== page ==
Neural Oscillations Underlying Automatic Word Reading




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Automatic word reading is the process of instantaneously and effortlessly reading words from memory. Although a quotidian and seamless task for many, automatic word reading requires the systematic orchestration of multiple fast and simultaneous neural and cognitive processes. Here I used EEG, a temporally robust tool that also provides a window into the simultaneously engaged neurocognitive processes, to study how neural oscillations in the beta and the alpha frequencies change as skilled adult readers learn to automatically read novel pseudowords. Automaticity was elicited via a rhyming task that included four presentations of each target word and required participants to decide if the target word (e.g., daik) rhymed with its word pair. Participants also completed a set of behavioral assessments that provided measures of few cognitive skills believed to be important for automatic word reading. Findings revealed that beta power decreased across exposures during 150-250 ms post target onset over the left posterior areas of the brain. Alpha power also decreased across exposure during 150-350 ms post target onset over bilateral posterior regions. A Pearson correlation analysis between exposure related changes in neural oscillations and the collected behavioral measures revealed a significant correlation between exposure related beta changes and performance in the CTOPP elision – a behavioral assessment that consistently predicts later reading abilities. Taken together, findings revealed that neural oscillations in the beta and the alpha frequencies are implicated during the process of acquiring automatic word reading. This suggests that examining these EEG frequencies has the potential to provide key insights about the neurocognitive architecture underlying the complex and important process of automatic word reading.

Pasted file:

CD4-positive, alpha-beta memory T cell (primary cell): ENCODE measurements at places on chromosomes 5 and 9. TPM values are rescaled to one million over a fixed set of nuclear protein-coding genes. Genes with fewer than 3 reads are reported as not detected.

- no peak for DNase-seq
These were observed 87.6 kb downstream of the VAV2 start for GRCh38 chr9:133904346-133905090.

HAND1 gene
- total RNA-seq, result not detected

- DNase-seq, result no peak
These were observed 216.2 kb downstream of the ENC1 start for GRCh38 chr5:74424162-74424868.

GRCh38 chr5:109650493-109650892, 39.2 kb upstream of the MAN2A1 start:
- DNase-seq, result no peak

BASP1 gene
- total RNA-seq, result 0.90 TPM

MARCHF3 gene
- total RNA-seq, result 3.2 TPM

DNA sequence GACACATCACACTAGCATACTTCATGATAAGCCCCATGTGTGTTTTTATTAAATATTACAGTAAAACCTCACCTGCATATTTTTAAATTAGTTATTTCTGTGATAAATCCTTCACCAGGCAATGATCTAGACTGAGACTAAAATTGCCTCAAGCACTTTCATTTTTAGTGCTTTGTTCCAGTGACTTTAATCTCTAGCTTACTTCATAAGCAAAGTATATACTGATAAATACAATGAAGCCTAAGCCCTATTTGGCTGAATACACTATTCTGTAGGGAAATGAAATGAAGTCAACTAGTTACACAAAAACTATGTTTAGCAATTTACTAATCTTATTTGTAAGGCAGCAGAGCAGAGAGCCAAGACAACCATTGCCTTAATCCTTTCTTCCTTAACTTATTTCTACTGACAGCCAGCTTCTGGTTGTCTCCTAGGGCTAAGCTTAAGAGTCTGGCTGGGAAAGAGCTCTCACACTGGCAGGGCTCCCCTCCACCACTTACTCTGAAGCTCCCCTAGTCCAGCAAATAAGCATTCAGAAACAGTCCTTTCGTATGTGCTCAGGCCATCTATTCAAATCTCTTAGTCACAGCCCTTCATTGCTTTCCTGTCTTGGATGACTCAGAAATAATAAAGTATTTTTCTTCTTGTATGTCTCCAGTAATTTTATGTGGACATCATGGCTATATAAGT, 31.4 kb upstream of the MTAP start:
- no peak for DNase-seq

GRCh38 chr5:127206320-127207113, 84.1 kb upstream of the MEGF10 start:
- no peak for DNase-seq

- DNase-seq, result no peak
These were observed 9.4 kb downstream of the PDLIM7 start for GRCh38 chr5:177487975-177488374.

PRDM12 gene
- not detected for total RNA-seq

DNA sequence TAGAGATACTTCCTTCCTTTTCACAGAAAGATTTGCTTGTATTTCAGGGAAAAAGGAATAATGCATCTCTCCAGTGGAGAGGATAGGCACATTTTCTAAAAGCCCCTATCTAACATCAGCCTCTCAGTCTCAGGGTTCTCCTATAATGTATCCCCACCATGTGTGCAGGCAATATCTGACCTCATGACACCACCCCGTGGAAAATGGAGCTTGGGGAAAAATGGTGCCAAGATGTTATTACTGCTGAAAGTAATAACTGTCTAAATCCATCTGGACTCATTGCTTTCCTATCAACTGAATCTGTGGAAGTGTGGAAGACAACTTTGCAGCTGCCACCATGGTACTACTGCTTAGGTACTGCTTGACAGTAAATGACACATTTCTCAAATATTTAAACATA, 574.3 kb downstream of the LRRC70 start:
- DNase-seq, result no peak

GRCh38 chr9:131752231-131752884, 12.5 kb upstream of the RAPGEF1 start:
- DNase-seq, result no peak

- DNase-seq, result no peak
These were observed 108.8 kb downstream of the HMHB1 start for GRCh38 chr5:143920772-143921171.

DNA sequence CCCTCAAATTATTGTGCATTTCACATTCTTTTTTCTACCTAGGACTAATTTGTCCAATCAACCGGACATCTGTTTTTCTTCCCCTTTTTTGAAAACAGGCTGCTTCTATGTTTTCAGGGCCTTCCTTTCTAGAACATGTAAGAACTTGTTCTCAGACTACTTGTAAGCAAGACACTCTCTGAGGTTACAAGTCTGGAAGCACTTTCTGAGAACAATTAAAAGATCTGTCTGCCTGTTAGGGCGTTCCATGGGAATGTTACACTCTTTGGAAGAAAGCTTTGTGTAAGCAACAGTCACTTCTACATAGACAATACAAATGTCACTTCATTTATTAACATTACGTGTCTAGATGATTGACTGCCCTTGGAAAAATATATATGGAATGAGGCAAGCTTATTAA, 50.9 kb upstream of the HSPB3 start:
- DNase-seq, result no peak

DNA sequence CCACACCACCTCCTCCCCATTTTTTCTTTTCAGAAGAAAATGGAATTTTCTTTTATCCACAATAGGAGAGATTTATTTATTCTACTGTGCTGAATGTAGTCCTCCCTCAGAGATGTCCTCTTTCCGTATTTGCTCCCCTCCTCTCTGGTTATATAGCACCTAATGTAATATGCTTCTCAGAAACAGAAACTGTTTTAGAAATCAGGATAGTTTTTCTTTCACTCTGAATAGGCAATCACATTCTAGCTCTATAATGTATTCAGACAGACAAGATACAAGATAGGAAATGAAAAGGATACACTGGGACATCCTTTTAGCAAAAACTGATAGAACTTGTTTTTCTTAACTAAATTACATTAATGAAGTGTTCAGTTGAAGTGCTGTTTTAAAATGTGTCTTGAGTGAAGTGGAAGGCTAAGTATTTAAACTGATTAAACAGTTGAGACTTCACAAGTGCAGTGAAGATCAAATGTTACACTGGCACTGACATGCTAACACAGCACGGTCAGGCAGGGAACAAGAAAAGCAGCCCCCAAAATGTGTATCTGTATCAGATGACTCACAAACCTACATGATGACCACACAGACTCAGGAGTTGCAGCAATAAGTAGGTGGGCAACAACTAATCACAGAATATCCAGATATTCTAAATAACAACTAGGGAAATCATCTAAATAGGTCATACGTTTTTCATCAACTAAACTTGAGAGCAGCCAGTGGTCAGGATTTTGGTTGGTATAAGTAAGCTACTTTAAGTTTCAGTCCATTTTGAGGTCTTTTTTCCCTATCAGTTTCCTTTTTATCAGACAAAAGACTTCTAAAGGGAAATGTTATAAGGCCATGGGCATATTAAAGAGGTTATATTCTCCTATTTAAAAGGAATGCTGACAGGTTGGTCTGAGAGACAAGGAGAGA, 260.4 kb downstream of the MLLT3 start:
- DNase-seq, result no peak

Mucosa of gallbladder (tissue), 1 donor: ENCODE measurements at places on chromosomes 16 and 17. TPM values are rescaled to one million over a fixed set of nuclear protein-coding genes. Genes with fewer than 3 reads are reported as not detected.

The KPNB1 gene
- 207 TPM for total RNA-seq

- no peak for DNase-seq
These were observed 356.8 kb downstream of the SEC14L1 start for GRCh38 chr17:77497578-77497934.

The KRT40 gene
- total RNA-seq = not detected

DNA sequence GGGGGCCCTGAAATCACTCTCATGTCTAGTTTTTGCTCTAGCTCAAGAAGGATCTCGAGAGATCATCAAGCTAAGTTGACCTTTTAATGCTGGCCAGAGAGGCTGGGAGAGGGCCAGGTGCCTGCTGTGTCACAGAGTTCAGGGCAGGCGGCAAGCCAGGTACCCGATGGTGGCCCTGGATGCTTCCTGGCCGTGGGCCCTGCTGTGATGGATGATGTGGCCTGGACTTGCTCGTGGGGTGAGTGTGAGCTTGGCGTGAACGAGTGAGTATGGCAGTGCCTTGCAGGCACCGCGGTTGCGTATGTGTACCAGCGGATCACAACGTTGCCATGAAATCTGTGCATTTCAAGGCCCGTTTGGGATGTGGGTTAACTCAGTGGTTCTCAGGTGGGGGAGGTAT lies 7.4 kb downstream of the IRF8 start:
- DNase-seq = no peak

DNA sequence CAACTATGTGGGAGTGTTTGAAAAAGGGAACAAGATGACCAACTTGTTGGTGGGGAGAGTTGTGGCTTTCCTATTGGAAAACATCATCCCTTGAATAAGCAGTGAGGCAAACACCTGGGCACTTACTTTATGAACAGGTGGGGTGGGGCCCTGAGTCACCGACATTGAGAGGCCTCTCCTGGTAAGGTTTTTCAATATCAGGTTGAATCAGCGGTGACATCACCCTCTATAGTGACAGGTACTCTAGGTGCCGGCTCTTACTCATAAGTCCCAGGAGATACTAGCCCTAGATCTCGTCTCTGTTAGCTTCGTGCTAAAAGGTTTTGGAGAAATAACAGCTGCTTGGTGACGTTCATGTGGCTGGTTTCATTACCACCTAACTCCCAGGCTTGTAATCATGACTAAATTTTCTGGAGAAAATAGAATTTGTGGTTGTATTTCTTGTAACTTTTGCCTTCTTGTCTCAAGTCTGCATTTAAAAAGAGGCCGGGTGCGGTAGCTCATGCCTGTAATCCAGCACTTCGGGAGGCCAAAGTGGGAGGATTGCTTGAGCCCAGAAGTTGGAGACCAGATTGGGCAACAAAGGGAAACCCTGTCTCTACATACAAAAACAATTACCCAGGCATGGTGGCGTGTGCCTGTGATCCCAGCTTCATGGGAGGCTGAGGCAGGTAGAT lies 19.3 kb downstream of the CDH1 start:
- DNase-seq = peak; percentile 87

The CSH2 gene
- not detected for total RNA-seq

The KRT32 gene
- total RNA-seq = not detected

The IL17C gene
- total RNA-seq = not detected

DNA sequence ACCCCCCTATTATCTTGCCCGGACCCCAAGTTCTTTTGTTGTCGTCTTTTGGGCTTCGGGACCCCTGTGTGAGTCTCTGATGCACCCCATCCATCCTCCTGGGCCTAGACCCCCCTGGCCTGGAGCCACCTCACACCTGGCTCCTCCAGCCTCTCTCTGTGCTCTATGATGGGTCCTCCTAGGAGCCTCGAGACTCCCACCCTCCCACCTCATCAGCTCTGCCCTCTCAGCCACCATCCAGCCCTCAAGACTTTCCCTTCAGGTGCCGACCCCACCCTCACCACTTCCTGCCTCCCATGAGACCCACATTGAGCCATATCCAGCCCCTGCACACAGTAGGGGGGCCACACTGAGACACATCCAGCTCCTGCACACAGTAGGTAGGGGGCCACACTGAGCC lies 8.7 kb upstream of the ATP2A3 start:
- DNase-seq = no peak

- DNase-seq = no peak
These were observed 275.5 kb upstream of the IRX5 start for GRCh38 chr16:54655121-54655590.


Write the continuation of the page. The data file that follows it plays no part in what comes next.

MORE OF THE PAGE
Education, Language and Literature, Speech Communication